Graph shows all provincial taxes as they would apply to a medium-sized facility producing 12 million tonnes of LNG per year

LNG tax drops in softer gas market

B.C. government scales down tax plan as Asian gas market slows down, Russia sells to China and oil prices decline

VICTORIA – Liquefied natural gas producers are being asked to pay a new tax of 3.5 per cent on their profits for the first 20 years of operation in B.C., after deducting their startup costs.

Finance Minister Mike de Jong unveiled the LNG tax system Tuesday, describing it as lower in total taxes and royalties than existing and proposed LNG export facilities in Australia, Alaska, Oregon and other U.S. states that are B.C.’s main competitors.

De Jong said B.C. scaled back its plan to charge up to seven per cent in the face of declining gas market conditions, including slower growth in China and its new long-term deal to buy pipeline gas from Russia. Japan is also considering restarting its nuclear power program after the 2011 Fukushima earthquake, and oil prices have declined in recent months.

Under the B.C. plan, a single medium-sized LNG plant on the B.C. coast would pay about $800 million a year in total provincial taxes after a three-year construction period. That includes the new LNG tax, royalties on gas produced in B.C., carbon tax, provincial sales tax and corporate income tax.

“That’s more than we got from the whole forest sector this year,” de Jong said.

There are currently 18 proposals for LNG plants in B.C., ranging from small to those twice the size of the finance ministry’s medium-plant example. One of the largest is LNG Canada, a consortium of Shell, PetroChina, Mitsubishi and Korea Gas to build a pipeline and export terminal at Kitimat.

LNG Canada issued a statement Tuesday saying it will continue to work on its B.C. plan.

“There is much more work to do prior to a final investment decision for LNG Canada and we will continue working with First Nations and local communities, as well as municipal, provincial and federal governments,” it said.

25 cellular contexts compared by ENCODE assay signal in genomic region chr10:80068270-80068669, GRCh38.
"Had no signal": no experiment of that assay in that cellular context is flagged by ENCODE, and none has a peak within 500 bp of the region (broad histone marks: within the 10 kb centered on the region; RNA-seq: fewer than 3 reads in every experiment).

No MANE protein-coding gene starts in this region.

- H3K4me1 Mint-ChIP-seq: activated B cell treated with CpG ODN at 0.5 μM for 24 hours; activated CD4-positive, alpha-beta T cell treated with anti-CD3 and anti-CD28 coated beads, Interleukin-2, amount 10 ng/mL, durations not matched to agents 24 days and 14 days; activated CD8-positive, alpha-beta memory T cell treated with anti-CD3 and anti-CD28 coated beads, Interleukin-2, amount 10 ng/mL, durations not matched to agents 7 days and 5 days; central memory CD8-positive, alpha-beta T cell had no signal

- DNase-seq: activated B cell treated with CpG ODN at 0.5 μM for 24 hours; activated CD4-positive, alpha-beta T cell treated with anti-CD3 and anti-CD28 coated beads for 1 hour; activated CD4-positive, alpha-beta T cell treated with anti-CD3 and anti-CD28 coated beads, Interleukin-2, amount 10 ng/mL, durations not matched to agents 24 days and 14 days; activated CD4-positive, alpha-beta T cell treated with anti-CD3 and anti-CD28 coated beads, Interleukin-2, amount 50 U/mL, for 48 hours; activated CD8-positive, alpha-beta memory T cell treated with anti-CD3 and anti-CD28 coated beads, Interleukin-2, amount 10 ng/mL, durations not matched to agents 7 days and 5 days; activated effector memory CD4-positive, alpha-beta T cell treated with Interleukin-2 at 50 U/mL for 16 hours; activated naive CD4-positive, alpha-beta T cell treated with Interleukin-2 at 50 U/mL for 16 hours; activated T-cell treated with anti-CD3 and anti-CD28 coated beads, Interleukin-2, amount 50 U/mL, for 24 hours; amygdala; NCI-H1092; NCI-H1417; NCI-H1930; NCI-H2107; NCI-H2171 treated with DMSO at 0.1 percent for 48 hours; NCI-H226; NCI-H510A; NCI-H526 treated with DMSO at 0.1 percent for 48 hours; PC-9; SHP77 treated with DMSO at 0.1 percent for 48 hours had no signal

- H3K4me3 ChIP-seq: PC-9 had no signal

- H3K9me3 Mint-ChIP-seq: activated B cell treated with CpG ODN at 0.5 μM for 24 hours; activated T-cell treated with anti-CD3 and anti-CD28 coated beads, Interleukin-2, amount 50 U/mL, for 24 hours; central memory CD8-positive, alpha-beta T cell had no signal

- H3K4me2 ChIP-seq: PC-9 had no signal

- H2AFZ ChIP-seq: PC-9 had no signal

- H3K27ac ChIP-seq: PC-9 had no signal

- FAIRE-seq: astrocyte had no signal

De Jong said the B.C. Liberal election promise to pay off the province’s debt with LNG revenues remains possible, but it will take longer than earlier estimates. A single medium-sized is worth $8 billion in revenues over a 10-year period of full operation.

NDP natural gas critic Bruce Ralston said the government had to slash its tax plan after it hyped the LNG revenue windfall to voters in the 2013 election campaign. That put B.C. in a weaker negotiating position with international investors, Ralston said.

The new tax takes effect in 2017, with an effective rate of 1.5 per cent for three years as companies construct LNG plants. Only one or two small facilities are expected to be ready by then. The rate rises to 3.5 per cent on net income after capital costs are deducted, and to five per cent effective 2037.

Just Posted

VicPD honours seven citizens for their courage and dedication

Civic Service Awards presented at ceremony in Hall of Honour

Oak Bay volunteer fair aims to sow seeds of giving time

Oak Bay Volunteer Services hopes to attract the next generation

‘It’s just hair:’ Central Saanich woman chops her locks for Wigs for Kids

Wigs for Kids BC will receive two 12-inch braids from Brentwood Bay resident Liza Glynn

New orca calf in Salish Sea ‘healthy and active’

Birth cause for celebration but things still dire genetically, expert says

POLL: Should people have to license their cats?

The Victoria Natural History Society has sent letters to 13 municipalities in… Continue reading

Second fatal crash occurs in Alberni Valley

Traffic on Highway 4 is being re-routed as investigators are en route

Indigenous energy summit includes session on pipeline ownership options

Steven Saddleback of the Indian Resource Council says a session will feature presentations on financing models

Japanese grand champion Kisenosato retires from sumo

The 32-year-old Kisenosato was the first Japanese-born wrestler in 19 years to gain promotion to sumo’s highest rank

UPDATE: Accused B.C. high school killer found fit to stand trial

Gabriel Klein is accused in the 2016 stabbing death of Letisha Reimer at Abbotsford Senior Secondary

Right-wing, neo-Nazi, white supremacist groups an increasing concern: Goodale

Ten people died in April 2018 when Alek Minassian allegedly drove a rental van down the busy stretch in Toronto

Canadian stock exchanges to conduct lottery for ‘POT’ ticker amid high demand

The symbol became available after fertilizer Potash Corp. officially merged with Agrium Inc. in early 2018

VIDEO: Mattress fire at Cowichan Hospital under investigation

The Cowichan District Hospital was locked down on Tuesday afternoon due to… Continue reading

Most Read